Anyone in the mood for a bit of gory whimsy with sex and drugs aplenty? If so, Image Comics has you covered with Rat Queens. Following an adventuring troupe in a D&D like setting, the Rat Queens are four badass, loudmouth warrior women with a penchant for property destruction, drugs, alcohol, offensive humour and plenty of sass. The town of Palisade outsources to adventuring groups to protect their city from outside threats like bandits and goblins. Made up of the Elven spellcaster Hannah, Human atheist cleric Dee, Dwarven warrior Violet and Smidgen (think Hobbit) thief Betty, the Rat Queens are well known for getting the job done, but also literally wrecking the town during their bar crawls. So much so, in fact, that someone in the city decides to be rid of them. The next set of assignments leads each of the five adventuring parties into traps against powerful assassins. Who is behind this? Who will survive? Why is a Martini with candy and magic mushrooms called 'The Betty'? Read the first volume to find out.
Seriously, this is one of the comics that is so enjoyable I simply cannot spoil anything. The plot itself is fairly well structured with several little twists and plays upon expectation within just the first collected volume. Each of the four Rat Queens has some history that only pokes its head from time to time but does a lot to make these characters feel very complex. Each of them seems to be running or distracting themselves from something in their past and this works out in different ways for each character. Hannah may have the darkest past with Necromancer parents so it makes sense that she's the more foul mouthed and blood thirsty as she's going further out of her way to distract herself from grim reality. Dee is all sorts of cool as she explains her ability to cast divine magic without believing in the divine as "I'm goddess enough" since she just can't accept the flying squid god her parents worship as real. Violet works rather strangely and may be the most complex of the four. In terms of the wider adventures she partakes of murdering and drugs with the same gusto as her friends. That said, she cares about what good they are doing. It weighs on her that the town folk don't like them and she seems to be searching for a wider purpose, and you see why when her past catches up a bit with her. At the same time that she wants to feel like she's upholding certain values she is extremely against her own cultural heritage and it's an interesting duality. Betty appears to be the closest to normal, with no major past she seems to live totally in the moment and her liveliness helps to bind the group together. She also packs a lunch of candy and home grown drugs, not to mention having the attention span of a squirrel on Red Bull.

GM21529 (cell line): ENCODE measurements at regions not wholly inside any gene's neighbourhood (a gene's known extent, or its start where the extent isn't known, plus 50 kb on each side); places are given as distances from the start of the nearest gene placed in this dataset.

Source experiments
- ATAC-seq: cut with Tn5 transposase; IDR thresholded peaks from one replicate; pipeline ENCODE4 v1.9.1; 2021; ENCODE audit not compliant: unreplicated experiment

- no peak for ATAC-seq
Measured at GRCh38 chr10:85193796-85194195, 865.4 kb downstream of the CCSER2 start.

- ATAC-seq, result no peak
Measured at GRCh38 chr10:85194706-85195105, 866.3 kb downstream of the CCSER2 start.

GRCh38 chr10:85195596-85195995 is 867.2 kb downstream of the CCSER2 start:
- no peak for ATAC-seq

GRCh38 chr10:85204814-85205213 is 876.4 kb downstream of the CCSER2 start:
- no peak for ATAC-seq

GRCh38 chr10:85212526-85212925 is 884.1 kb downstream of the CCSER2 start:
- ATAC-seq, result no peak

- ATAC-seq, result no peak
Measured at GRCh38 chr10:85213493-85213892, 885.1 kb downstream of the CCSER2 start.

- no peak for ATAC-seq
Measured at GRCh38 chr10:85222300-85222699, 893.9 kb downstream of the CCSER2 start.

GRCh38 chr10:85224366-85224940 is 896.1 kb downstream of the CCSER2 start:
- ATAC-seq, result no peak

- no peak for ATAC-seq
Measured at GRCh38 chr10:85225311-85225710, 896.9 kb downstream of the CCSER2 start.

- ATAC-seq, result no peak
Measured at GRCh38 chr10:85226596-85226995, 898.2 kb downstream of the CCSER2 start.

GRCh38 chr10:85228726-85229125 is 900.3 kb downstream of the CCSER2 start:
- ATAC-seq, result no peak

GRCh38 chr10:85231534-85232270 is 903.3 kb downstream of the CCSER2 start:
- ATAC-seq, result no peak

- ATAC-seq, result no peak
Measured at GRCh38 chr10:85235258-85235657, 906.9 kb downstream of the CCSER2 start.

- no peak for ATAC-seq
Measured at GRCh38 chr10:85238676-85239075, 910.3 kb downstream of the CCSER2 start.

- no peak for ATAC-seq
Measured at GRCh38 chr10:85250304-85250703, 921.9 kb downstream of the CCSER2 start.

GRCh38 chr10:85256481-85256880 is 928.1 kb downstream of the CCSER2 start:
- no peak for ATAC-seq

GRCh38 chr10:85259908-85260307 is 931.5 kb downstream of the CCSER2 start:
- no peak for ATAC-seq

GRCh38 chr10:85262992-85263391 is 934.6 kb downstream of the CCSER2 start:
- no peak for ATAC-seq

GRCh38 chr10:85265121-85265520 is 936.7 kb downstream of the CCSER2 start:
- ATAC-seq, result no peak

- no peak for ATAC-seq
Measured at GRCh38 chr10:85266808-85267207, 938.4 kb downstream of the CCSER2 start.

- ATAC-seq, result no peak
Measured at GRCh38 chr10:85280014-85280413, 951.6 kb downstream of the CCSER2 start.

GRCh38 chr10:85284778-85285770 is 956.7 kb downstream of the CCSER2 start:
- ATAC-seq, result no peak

World building is done a la Whedon style, with everyone referring to everything as commonplace and it being up to the reader to figure it out. Since the comic doesn't stray too far from D&D this isn't too hard and while I'll readily admit I'm a big fan of this device, it can go horribly awry if not done properly. Since, however, this is not the case, we get to experience a fun world and be drawn deeper into it since we feel more like observers from within the world rather than observers who need everything explained.
Plenty of fun characters and truly funny crass humour Rat Queens is definitely one to check out if you enjoy the smarter Deadpool but wish he could go for a full R rating.